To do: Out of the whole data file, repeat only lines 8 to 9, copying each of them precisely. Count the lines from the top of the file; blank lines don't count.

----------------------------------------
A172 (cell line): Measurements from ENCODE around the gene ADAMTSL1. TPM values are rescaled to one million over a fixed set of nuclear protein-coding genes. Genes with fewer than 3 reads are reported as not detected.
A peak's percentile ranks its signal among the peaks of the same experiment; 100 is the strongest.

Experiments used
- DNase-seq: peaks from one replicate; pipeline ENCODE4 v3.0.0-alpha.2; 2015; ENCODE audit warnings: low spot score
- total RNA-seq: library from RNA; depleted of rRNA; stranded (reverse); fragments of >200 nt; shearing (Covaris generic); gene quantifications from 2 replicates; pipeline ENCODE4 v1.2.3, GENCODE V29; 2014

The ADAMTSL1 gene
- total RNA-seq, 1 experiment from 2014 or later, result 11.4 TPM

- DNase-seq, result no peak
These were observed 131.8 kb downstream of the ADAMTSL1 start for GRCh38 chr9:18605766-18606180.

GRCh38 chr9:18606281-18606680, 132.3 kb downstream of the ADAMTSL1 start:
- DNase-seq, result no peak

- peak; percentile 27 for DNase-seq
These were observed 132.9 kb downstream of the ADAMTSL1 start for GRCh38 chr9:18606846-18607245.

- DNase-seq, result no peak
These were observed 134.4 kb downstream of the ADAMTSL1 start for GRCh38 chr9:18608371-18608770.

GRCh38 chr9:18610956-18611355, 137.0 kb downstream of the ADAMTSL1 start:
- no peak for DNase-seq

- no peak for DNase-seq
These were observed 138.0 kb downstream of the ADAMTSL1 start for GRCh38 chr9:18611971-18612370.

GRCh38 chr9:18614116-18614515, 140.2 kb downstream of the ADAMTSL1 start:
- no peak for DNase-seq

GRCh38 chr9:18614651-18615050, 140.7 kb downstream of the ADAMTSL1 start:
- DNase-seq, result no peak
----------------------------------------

- DNase-seq, result no peak
These were observed 131.8 kb downstream of the ADAMTSL1 start for GRCh38 chr9:18605766-18606180.